Moon in a Dead Eye
by Pascal Garnier, translated by Emily Boyce
Available from Gallic Books
Pascal Garnier turns his dark vision and ruthless wit to the inhabitants of a retirement village in the south of France.
Given the choice, Martial would not have moved to Les Conviviales. But Odette loved the idea of a brand-new retirement village in the south of France. So that was that.
At first it feels like a terrible mistake: they’re the only residents and it’s raining non-stop. Then three neighbours arrive, the sun comes out, and life becomes far more interesting and agreeable.
Until, that is, some gypsies set up camp just outside their gated community…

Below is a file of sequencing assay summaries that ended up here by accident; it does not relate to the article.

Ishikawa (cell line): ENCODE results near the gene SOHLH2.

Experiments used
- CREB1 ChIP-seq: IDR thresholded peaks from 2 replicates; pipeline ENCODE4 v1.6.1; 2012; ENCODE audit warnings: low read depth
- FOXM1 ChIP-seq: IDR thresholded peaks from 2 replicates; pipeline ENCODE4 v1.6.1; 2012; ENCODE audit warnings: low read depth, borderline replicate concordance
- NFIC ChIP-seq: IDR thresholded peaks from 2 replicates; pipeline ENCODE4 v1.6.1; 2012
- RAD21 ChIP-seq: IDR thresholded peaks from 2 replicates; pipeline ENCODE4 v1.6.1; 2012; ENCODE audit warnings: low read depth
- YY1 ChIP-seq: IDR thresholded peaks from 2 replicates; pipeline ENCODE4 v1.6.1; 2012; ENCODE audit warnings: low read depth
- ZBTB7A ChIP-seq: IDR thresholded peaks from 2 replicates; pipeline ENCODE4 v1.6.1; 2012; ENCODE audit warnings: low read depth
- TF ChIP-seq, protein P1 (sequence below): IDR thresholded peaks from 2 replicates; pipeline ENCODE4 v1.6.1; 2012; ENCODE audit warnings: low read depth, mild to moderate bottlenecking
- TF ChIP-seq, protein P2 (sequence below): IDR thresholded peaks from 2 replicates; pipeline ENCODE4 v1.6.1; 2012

Pascal Garnier, who died in March 2010, was a talented novelist, short story writer, children’s author and painter. From his home in the mountains of the Ardèche, he wrote fiction in a noir palette with a cast of characters drawn from ordinary provincial life. Though his writing is often very dark in tone, it sparkles with quirkily beautiful imagery and dry wit. Garnier’s work has been likened to the great thriller writer, Georges Simenon. Gallic has published The Panda Theory, How’s the Pain?, The A26 and Moon in a Dead Eye.